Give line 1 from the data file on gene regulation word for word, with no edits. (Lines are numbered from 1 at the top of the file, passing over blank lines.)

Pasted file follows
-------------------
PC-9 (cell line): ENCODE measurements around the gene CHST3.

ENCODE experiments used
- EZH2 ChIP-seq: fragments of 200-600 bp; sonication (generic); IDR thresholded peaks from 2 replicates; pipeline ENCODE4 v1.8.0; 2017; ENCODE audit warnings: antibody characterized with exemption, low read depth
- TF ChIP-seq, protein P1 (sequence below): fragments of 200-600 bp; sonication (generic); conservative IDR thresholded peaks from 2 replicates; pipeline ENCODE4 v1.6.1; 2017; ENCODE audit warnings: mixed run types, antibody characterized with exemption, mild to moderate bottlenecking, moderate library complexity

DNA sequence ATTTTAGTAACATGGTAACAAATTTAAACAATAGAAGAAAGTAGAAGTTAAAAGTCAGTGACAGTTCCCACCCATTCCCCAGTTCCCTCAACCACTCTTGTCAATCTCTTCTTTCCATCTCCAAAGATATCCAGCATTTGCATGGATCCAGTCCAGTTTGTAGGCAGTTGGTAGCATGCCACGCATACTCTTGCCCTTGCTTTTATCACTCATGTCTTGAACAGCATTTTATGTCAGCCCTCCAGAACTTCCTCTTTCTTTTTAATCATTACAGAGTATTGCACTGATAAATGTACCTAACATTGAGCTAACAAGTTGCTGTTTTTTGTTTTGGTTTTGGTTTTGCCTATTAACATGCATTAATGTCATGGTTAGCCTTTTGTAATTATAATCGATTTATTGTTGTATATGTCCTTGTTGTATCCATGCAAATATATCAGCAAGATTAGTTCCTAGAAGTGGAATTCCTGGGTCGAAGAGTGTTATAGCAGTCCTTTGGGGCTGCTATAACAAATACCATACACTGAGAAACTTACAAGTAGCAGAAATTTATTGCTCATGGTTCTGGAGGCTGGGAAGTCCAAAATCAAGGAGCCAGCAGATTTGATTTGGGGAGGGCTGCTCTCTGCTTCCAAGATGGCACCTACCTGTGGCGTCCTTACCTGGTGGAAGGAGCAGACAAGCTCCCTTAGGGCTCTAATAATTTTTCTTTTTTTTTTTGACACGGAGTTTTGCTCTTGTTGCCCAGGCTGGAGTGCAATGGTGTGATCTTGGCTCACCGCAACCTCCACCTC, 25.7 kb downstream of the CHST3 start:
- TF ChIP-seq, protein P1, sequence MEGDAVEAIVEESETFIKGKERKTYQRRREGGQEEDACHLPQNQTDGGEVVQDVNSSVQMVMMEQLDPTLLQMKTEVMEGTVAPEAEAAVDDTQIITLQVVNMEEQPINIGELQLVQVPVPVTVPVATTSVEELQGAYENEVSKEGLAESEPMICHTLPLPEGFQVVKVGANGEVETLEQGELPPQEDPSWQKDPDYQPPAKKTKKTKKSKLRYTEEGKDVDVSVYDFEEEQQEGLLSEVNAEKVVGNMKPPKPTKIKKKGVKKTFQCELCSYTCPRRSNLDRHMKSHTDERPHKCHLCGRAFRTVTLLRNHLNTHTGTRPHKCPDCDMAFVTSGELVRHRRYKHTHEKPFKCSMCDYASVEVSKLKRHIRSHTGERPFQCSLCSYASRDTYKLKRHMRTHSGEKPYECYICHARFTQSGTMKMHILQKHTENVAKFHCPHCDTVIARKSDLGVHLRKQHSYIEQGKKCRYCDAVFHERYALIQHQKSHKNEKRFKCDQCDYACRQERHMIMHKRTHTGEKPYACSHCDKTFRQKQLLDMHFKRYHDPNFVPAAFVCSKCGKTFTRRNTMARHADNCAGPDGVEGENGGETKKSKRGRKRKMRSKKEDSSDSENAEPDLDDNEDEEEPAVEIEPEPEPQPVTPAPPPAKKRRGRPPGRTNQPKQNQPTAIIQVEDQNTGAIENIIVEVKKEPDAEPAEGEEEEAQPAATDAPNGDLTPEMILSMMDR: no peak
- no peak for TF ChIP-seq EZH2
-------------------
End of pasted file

PC-9 (cell line): ENCODE measurements around the gene CHST3.